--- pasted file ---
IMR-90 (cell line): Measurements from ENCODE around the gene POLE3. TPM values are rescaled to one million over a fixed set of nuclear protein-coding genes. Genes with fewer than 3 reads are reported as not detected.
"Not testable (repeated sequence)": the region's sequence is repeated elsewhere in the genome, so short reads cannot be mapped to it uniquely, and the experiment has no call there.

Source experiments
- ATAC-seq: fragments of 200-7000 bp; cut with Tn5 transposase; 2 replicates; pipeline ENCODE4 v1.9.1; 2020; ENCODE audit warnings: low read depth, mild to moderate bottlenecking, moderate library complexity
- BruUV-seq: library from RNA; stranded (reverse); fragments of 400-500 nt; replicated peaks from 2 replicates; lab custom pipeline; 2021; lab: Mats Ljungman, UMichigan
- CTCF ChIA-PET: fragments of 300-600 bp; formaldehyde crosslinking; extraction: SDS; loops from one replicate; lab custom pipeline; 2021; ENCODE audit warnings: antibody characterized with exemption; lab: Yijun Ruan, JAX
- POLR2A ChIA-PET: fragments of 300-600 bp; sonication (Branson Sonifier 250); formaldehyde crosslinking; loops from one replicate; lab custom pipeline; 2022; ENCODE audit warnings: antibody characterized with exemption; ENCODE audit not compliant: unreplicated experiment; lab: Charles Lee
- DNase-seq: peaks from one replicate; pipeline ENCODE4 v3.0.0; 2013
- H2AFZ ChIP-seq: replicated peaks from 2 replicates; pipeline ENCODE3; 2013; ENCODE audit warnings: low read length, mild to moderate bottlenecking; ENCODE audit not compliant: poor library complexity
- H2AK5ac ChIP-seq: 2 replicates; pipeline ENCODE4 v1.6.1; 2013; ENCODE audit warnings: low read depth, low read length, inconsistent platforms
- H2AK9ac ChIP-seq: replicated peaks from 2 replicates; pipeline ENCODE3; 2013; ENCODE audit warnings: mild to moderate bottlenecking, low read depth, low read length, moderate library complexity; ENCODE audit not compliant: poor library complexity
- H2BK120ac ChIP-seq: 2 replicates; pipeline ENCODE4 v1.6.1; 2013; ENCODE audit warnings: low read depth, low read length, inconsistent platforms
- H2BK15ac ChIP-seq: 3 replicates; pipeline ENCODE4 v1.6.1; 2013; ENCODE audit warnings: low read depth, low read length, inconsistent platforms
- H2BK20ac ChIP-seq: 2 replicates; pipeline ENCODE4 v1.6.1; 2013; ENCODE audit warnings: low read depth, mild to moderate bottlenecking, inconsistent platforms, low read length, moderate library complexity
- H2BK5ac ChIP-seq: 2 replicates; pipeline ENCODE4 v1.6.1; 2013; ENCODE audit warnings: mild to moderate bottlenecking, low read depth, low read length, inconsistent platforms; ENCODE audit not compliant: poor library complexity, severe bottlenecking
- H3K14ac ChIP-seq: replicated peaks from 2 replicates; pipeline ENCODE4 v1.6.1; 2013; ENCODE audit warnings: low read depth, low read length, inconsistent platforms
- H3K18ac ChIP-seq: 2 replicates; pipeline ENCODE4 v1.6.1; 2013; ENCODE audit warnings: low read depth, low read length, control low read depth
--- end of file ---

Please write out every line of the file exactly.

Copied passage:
IMR-90 (cell line): Measurements from ENCODE around the gene POLE3. TPM values are rescaled to one million over a fixed set of nuclear protein-coding genes. Genes with fewer than 3 reads are reported as not detected.
"Not testable (repeated sequence)": the region's sequence is repeated elsewhere in the genome, so short reads cannot be mapped to it uniquely, and the experiment has no call there.

Source experiments
- ATAC-seq: fragments of 200-7000 bp; cut with Tn5 transposase; 2 replicates; pipeline ENCODE4 v1.9.1; 2020; ENCODE audit warnings: low read depth, mild to moderate bottlenecking, moderate library complexity
- BruUV-seq: library from RNA; stranded (reverse); fragments of 400-500 nt; replicated peaks from 2 replicates; lab custom pipeline; 2021; lab: Mats Ljungman, UMichigan
- CTCF ChIA-PET: fragments of 300-600 bp; formaldehyde crosslinking; extraction: SDS; loops from one replicate; lab custom pipeline; 2021; ENCODE audit warnings: antibody characterized with exemption; lab: Yijun Ruan, JAX
- POLR2A ChIA-PET: fragments of 300-600 bp; sonication (Branson Sonifier 250); formaldehyde crosslinking; loops from one replicate; lab custom pipeline; 2022; ENCODE audit warnings: antibody characterized with exemption; ENCODE audit not compliant: unreplicated experiment; lab: Charles Lee
- DNase-seq: peaks from one replicate; pipeline ENCODE4 v3.0.0; 2013
- H2AFZ ChIP-seq: replicated peaks from 2 replicates; pipeline ENCODE3; 2013; ENCODE audit warnings: low read length, mild to moderate bottlenecking; ENCODE audit not compliant: poor library complexity
- H2AK5ac ChIP-seq: 2 replicates; pipeline ENCODE4 v1.6.1; 2013; ENCODE audit warnings: low read depth, low read length, inconsistent platforms
- H2AK9ac ChIP-seq: replicated peaks from 2 replicates; pipeline ENCODE3; 2013; ENCODE audit warnings: mild to moderate bottlenecking, low read depth, low read length, moderate library complexity; ENCODE audit not compliant: poor library complexity
- H2BK120ac ChIP-seq: 2 replicates; pipeline ENCODE4 v1.6.1; 2013; ENCODE audit warnings: low read depth, low read length, inconsistent platforms
- H2BK15ac ChIP-seq: 3 replicates; pipeline ENCODE4 v1.6.1; 2013; ENCODE audit warnings: low read depth, low read length, inconsistent platforms
- H2BK20ac ChIP-seq: 2 replicates; pipeline ENCODE4 v1.6.1; 2013; ENCODE audit warnings: low read depth, mild to moderate bottlenecking, inconsistent platforms, low read length, moderate library complexity
- H2BK5ac ChIP-seq: 2 replicates; pipeline ENCODE4 v1.6.1; 2013; ENCODE audit warnings: mild to moderate bottlenecking, low read depth, low read length, inconsistent platforms; ENCODE audit not compliant: poor library complexity, severe bottlenecking
- H3K14ac ChIP-seq: replicated peaks from 2 replicates; pipeline ENCODE4 v1.6.1; 2013; ENCODE audit warnings: low read depth, low read length, inconsistent platforms
- H3K18ac ChIP-seq: 2 replicates; pipeline ENCODE4 v1.6.1; 2013; ENCODE audit warnings: low read depth, low read length, control low read depth